Blogger Larry Fafarman said...

>>>>>> There certainly are Jews that don't have what are thought to be "Jewish" characteristics <<<<<<

You are arguing my case for me.

Thursday, June 21, 2007 7:08:00 AM  
Anonymous Voice in the Wilderness said...

> You are arguing my case for me. <

No, dumbshit. I would agree that you could not identify 100% of all Jews by their physical characteristics. You could probably only identify 90%. That would be enough for a systematic genocide as occurred in WWII. If you threw in things other than appearance for identification, you could probably get up to 95%.

There were other categories of people who were included in the holocaust such as Gypsies, who could also be identified by appearance, and Jehovah's Witnesses, who could not. It is not that difficult.

No doubt there were a few non-Jews who were mistakenly taken to be Jews but most of those turned into lampshades were your relatives.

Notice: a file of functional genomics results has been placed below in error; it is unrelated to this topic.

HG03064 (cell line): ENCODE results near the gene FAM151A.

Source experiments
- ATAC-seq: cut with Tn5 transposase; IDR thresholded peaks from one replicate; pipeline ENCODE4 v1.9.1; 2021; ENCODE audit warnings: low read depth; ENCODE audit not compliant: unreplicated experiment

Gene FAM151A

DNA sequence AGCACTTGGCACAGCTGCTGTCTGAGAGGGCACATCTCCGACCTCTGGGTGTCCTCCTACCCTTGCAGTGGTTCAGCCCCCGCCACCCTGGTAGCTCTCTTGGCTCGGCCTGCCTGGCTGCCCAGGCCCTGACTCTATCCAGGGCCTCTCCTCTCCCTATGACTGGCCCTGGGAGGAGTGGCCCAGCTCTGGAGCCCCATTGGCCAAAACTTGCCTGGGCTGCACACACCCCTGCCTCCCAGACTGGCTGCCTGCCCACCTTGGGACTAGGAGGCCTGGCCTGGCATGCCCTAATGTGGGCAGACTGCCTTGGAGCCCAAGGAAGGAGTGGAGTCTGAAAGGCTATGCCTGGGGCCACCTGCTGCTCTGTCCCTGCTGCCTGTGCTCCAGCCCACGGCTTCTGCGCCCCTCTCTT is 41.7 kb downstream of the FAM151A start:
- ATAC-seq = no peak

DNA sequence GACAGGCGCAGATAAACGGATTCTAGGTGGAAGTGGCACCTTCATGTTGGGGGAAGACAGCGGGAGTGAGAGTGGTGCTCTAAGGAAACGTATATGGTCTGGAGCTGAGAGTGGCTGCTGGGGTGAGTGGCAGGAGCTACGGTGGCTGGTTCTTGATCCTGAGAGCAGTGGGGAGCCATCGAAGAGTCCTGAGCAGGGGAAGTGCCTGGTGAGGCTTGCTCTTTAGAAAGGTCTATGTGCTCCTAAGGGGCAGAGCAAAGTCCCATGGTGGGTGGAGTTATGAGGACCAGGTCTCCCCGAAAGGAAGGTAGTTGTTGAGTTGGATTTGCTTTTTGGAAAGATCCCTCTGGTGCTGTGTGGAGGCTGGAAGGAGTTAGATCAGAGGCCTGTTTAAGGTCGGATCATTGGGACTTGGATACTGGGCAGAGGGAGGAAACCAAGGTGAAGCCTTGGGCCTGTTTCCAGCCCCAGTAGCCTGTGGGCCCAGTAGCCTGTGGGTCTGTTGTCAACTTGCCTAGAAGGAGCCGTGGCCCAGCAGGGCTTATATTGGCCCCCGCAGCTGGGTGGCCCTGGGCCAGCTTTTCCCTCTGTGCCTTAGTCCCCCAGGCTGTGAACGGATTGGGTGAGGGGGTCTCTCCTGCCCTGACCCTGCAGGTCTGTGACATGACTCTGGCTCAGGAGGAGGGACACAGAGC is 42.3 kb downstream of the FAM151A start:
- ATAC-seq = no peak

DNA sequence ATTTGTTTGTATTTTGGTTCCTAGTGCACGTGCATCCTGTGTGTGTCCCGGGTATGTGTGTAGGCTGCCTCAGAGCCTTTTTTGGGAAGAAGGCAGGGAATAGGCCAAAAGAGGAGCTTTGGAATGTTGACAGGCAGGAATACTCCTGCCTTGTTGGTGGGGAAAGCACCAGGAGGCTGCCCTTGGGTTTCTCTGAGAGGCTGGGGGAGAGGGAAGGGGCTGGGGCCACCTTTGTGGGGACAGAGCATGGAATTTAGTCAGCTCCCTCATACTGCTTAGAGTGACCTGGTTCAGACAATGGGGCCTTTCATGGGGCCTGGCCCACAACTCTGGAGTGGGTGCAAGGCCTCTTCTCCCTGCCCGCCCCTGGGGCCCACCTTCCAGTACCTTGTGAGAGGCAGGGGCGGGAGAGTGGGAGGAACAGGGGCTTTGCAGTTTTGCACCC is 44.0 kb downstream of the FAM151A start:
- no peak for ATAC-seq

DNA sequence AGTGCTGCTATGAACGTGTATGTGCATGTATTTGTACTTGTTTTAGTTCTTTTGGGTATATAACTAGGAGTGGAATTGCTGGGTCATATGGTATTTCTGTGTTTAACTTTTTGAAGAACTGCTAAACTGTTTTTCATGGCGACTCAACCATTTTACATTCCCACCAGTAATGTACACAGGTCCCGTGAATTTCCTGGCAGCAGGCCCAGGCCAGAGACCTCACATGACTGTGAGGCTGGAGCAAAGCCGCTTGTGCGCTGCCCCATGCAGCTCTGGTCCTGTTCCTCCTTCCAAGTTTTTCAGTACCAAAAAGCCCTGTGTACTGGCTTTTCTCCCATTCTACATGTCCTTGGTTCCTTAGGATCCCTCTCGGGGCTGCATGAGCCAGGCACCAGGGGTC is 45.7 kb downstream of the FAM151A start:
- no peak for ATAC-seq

Thursday, June 21, 2007 7:30:00 AM  
Anonymous Anonymous said...

Who is the Jewish looking guy in the picture?

Thursday, June 21, 2007 10:31:00 AM  
Anonymous Missouri said...

Larry, I recommend a film, based on a true story, for you to see: Europa Europa.

Monday, June 25, 2007 1:17:00 PM  
Blogger Rev. BigDumbChimp said...

You're using a film that supports the fact that Nazi's were persecuting Jews to support your holocaust denial?

Monday, June 25, 2007 9:30:00 PM  
Anonymous Missouri said...

No. But now that you've let it out of the bag... I do not deny the Holocaust! Emphatically I don't. I thought this was a good way to ease Larry into reconsidering his position. The film's about a Jewish kid who passes for Aryan during World War II and even gets into the Hitler Youth, and there's a scene in which he submits to the Aryan "test" and passes. The fact that "recognizable Jewish feature" was a pseudoscience doesn't refute the Holocaust, it just shows that the Holocaust mentality was supported by pseudoscience.

So of course the Nazis had no reliable way of "recognizing Jews." But that didn't stop them from killing people - and absurdly sparing this kid, who scammed them (and he had to!)

Tuesday, June 26, 2007 3:30:00 PM